As the men’s basketball semifinal between Gilas Pilipinas and China looms, head coach Tim Cone is preparing for a tactical challenge. He expects China to utilize the box-and-1 defense against Justin Brownlee, a defensive strategy that combines elements of the zone and man-to-man coverage.
Brownlee’s outstanding performance in the quarterfinals against Iran, where he scored 36 points on an impressive 12-of-21 shooting, including 5-of-7 from beyond the arc, has drawn attention. His clutch baseline jumper sealed the 84-83 victory and secured a spot for the Philippines in the Final Four of the 19th Asian Games.
However, despite his impressive stats, Brownlee was held to just two points in the crucial fourth quarter. Fatigue from extended minutes on the court and Iran’s use of the box-and-1 defense contributed to this decline in production.
Coach Cone expressed his concerns, acknowledging, “Yeah, certainly we’re concerned. He [Brownlee] was running out of steam, you could see it. I couldn’t give him enough breath in the second half. I should have maybe taken him out earlier. But as soon as I take him out, they start making a little bit of a run at us. And when I put him back in, they box-and-1 him.”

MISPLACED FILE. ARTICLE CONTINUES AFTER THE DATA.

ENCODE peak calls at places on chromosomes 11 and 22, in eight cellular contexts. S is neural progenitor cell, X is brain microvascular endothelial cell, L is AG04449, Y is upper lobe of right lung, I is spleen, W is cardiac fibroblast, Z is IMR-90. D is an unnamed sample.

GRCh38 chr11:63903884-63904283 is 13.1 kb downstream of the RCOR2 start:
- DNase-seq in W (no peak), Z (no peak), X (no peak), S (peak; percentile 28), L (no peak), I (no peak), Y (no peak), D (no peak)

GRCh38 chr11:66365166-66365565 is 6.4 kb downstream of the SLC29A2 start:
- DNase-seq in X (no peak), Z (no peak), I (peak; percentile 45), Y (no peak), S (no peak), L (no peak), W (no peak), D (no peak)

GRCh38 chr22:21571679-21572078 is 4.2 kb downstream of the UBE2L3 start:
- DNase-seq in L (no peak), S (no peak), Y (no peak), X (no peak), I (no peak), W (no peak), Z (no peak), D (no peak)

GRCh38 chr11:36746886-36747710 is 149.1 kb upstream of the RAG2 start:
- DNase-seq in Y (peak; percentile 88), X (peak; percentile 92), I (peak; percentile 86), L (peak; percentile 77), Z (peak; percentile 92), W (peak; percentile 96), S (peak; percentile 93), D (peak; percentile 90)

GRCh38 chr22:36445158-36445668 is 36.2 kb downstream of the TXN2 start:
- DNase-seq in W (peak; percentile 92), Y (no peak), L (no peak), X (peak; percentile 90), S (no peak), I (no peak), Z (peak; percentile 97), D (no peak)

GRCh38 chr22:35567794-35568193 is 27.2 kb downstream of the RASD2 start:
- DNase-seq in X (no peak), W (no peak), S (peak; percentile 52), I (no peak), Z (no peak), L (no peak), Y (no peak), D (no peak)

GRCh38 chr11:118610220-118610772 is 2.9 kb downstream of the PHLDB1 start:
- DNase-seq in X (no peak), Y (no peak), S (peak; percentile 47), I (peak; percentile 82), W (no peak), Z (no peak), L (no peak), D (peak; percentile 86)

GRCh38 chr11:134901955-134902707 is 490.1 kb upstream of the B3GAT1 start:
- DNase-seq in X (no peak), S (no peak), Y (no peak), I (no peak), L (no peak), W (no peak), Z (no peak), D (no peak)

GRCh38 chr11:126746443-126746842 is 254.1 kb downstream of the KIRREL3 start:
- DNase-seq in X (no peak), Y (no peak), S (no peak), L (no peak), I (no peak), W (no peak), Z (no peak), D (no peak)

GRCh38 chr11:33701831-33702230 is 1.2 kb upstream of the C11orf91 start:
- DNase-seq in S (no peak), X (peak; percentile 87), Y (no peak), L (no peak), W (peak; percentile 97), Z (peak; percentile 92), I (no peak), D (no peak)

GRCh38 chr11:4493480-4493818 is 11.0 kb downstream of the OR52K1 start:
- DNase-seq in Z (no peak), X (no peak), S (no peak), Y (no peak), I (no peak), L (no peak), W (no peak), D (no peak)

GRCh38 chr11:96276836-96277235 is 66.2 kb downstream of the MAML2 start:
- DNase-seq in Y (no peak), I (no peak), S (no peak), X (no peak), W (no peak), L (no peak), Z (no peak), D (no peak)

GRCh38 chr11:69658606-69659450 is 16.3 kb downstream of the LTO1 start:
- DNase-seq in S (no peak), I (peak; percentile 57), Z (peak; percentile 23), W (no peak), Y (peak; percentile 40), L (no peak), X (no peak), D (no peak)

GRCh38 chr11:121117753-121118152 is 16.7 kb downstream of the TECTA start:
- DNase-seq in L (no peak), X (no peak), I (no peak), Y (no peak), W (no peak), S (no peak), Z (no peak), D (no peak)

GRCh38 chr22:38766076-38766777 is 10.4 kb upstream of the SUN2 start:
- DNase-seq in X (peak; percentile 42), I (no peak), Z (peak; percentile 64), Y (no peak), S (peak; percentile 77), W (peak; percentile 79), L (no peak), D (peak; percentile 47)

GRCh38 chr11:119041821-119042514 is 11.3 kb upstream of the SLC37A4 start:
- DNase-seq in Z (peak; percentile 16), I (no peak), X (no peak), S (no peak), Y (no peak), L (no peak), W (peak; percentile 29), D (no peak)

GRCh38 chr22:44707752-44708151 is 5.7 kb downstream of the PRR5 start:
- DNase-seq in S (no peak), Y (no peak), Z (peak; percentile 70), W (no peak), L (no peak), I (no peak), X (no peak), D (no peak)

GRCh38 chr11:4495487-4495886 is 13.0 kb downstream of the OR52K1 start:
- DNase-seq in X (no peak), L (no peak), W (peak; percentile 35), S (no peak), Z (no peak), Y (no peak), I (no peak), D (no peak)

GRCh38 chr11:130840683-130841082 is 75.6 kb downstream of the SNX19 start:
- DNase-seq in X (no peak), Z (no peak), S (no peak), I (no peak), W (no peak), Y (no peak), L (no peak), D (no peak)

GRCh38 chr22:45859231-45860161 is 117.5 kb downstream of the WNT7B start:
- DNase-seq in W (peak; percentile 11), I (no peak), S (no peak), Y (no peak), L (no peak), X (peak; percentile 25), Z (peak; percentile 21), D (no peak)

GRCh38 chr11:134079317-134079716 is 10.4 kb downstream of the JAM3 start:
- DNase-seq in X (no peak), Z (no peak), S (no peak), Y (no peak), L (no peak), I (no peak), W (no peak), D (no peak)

He credited the Iranian coach for a stellar job in rallying his team and acknowledged that as the game came down to the wire, it was the players who made the critical plays.
So, what exactly is the box-and-1 defense? It’s a specialized strategy used against teams with one dominant offensive player surrounded by teammates of lesser offensive capabilities. This defense designates one defender (the chaser) to shadow the opponent’s top offensive threat while the remaining four defenders form a zone formation.
Its primary objective is to disrupt the opponent’s offensive flow by introducing a defensive scheme they’re not accustomed to, compelling them to adjust their entire strategy.
Cone believes that China, having analyzed the footage of the Philippines-Iran match, is likely to employ the box-and-1 defense against Brownlee or any other hot-handed player for Gilas Pilipinas.
In preparation, Cone emphasized the need for counters, even without the luxury of a practice session. He stated, “So we can expect China to do it to us tomorrow as well. They’re gonna see our game, they’re gonna figure it out. So we gotta come out and do some counters done — without a practice. That’s the problem, we don’t have a practice. But we’ll see if we can get one in the morning, maybe shoot around, and see if we can get some things done.”
As the Philippine team strategizes for their crucial encounter against host China, it’s clear that finding effective counters to the anticipated box-and-1 defense will be a top priority. Coach Cone and his coaching staff are likely to conduct an extensive strategic team meeting and film viewing, focusing on this critical aspect of the game plan. The battle for a spot in the gold medal match promises to be intense, and Gilas Pilipinas is leaving no stone unturned in their quest for victory.